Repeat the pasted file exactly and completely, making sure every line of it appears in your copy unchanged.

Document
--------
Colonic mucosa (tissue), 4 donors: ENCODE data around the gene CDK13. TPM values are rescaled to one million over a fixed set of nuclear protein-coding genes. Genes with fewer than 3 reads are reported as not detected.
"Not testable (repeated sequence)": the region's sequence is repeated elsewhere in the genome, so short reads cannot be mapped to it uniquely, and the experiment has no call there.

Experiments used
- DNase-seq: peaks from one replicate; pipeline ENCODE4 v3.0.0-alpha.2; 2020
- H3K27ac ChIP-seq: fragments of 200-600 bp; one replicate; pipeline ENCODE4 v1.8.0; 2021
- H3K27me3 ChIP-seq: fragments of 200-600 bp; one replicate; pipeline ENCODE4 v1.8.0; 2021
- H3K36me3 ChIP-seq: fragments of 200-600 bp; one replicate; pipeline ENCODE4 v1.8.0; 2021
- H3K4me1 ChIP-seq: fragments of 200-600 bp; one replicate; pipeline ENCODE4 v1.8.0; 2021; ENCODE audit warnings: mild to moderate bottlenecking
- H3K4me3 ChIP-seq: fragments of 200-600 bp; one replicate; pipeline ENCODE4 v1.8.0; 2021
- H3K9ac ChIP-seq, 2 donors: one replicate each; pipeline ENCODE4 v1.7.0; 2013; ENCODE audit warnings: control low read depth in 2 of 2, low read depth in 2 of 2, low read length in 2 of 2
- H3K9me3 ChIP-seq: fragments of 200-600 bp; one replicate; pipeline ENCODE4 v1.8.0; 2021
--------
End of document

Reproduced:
Colonic mucosa (tissue), 4 donors: ENCODE data around the gene CDK13. TPM values are rescaled to one million over a fixed set of nuclear protein-coding genes. Genes with fewer than 3 reads are reported as not detected.
"Not testable (repeated sequence)": the region's sequence is repeated elsewhere in the genome, so short reads cannot be mapped to it uniquely, and the experiment has no call there.

Experiments used
- DNase-seq: peaks from one replicate; pipeline ENCODE4 v3.0.0-alpha.2; 2020
- H3K27ac ChIP-seq: fragments of 200-600 bp; one replicate; pipeline ENCODE4 v1.8.0; 2021
- H3K27me3 ChIP-seq: fragments of 200-600 bp; one replicate; pipeline ENCODE4 v1.8.0; 2021
- H3K36me3 ChIP-seq: fragments of 200-600 bp; one replicate; pipeline ENCODE4 v1.8.0; 2021
- H3K4me1 ChIP-seq: fragments of 200-600 bp; one replicate; pipeline ENCODE4 v1.8.0; 2021; ENCODE audit warnings: mild to moderate bottlenecking
- H3K4me3 ChIP-seq: fragments of 200-600 bp; one replicate; pipeline ENCODE4 v1.8.0; 2021
- H3K9ac ChIP-seq, 2 donors: one replicate each; pipeline ENCODE4 v1.7.0; 2013; ENCODE audit warnings: control low read depth in 2 of 2, low read depth in 2 of 2, low read length in 2 of 2
- H3K9me3 ChIP-seq: fragments of 200-600 bp; one replicate; pipeline ENCODE4 v1.8.0; 2021